$ id   : chr  "ansonca01" "forceda01" "mathebo01" "startjo01" ...
 $ year : int  1871 1871 1871 1871 1871 1871 1871 1872 1872 1872 ...
 $ stint: int  1 1 1 1 1 1 1 1 1 1 ...
 $ team : chr  "RC1" "WS3" "FW1" "NY2" ...
 $ lg   : chr  "" "" "" "" ...
 $ g    : int  25 32 19 33 29 29 29 46 37 25 ...
 $ ab   : int  120 162 89 161 128 146 145 217 174 130 ...
 $ r    : int  29 45 15 35 35 40 36 60 26 40 ...
 $ h    : int  39 45 24 58 45 47 37 90 46 53 ...
 $ X2b  : int  11 9 3 5 3 6 5 10 3 11 ...
 $ X3b  : int  3 4 1 1 7 5 7 7 0 0 ...
 $ hr   : int  0 0 0 1 3 1 2 0 0 0 ...
 $ rbi  : int  16 29 10 34 23 21 23 50 15 16 ...
 $ sb   : int  6 8 2 4 3 2 2 6 0 2 ...
 $ cs   : int  2 0 1 2 1 2 2 6 1 2 ...
 $ bb   : int  2 4 2 3 1 4 9 16 1 1 ...
 $ so   : int  1 0 0 0 0 1 1 3 1 0 ...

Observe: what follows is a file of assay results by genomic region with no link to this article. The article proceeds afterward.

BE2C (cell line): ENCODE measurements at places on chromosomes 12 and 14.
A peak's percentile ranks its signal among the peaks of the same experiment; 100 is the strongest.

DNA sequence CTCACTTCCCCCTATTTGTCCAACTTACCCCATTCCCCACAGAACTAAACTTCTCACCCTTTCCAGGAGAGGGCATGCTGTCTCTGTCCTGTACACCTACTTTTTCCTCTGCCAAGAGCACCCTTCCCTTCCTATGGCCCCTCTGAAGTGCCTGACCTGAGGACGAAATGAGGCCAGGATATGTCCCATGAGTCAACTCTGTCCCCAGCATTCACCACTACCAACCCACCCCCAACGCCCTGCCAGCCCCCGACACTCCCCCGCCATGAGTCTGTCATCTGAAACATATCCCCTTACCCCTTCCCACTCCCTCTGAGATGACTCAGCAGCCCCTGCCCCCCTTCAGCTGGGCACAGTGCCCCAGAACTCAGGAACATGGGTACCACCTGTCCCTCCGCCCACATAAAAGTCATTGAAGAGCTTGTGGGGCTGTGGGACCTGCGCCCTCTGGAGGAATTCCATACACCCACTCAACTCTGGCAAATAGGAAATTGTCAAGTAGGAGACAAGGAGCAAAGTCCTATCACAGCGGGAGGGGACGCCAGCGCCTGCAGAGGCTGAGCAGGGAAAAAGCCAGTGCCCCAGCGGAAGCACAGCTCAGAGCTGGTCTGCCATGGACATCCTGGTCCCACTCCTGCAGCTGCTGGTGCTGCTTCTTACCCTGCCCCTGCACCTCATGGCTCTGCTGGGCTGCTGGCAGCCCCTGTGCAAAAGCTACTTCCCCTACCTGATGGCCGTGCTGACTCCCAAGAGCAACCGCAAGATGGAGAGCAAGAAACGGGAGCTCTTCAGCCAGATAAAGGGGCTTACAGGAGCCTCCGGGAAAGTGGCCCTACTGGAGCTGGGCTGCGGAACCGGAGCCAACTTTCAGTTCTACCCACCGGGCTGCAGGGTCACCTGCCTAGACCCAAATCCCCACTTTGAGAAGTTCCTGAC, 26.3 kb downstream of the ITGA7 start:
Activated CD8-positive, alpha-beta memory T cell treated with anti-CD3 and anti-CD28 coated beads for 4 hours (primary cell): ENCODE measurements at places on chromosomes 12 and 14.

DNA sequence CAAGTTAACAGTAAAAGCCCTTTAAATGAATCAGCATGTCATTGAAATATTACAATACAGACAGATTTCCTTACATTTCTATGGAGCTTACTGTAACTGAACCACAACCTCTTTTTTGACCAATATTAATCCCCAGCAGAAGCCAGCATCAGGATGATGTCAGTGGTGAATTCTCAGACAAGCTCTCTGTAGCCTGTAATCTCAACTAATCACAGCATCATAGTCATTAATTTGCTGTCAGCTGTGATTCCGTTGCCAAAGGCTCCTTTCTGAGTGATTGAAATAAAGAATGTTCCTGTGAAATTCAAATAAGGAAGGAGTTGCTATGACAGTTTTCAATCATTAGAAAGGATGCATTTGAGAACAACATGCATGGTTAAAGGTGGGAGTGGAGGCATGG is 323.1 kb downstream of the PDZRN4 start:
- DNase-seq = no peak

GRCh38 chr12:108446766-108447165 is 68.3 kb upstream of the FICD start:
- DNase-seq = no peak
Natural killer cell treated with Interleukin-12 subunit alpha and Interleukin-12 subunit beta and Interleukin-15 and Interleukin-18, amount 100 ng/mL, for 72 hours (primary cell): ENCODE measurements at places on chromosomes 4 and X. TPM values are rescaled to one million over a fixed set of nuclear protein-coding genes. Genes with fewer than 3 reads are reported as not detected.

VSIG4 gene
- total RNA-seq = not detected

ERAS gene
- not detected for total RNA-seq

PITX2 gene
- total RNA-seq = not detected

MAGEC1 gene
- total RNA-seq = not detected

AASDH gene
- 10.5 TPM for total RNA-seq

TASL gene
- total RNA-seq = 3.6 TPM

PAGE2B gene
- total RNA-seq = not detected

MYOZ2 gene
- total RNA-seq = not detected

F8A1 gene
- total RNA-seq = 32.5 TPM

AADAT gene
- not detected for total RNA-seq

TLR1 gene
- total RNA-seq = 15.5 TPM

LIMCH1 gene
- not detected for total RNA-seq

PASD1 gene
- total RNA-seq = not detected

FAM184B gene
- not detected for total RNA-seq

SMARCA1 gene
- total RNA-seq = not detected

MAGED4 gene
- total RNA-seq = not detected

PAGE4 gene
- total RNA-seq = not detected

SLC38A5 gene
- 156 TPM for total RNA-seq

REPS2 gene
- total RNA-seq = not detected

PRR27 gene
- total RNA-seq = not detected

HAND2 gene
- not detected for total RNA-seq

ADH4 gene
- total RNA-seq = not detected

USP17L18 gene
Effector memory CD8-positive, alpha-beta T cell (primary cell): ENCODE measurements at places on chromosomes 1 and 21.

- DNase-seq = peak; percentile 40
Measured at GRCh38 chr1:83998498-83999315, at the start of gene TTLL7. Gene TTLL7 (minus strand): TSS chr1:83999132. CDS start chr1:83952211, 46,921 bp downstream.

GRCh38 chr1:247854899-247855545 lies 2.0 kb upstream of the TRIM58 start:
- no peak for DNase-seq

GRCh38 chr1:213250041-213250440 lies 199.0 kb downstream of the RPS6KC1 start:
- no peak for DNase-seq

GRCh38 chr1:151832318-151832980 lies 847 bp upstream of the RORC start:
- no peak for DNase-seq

$ ibb  : int  NA NA NA NA NA NA NA NA NA NA ...
 $ hbp  : int  NA NA NA NA NA NA NA NA NA NA ...
 $ sh   : int  NA NA NA NA NA NA NA NA NA NA ...
 $ sf   : int  NA NA NA NA NA NA NA NA NA NA ...
 $ gidp : int  NA NA NA NA NA NA NA NA NA NA ...
 $ teamf: Factor w/ 132 levels "ALT","ANA","ARI",..: 99 127 51 79 35 35 122 86 16 122 ...
> # idata.frame doesn't work with the doBy package
require(doBy)
summaryBy(rbi ~ year, baseball_i, FUN=c(mean), na.rm=T)
Error in as.vector(x, mode) : 
  cannot coerce type 'environment' to vector of type 'any'
> # But idata.frame works with aggregate in base (but with minimal speed gains)
# and aggregate is faster than ddply of course 
system.time( replicate(100, aggregate(rbi ~ year, baseball, mean) ) )
   user  system elapsed 
  4.117   0.423   4.541 
> system.time( replicate(100, aggregate(rbi ~ year, baseball_i, mean) ) )
   user  system elapsed 
  3.908   0.383   4.291 
> system.time( replicate(100, ddply( baseball_i, "year", summarise, mean(rbi)) ) )
   user  system elapsed 
 14.015   0.048  14.082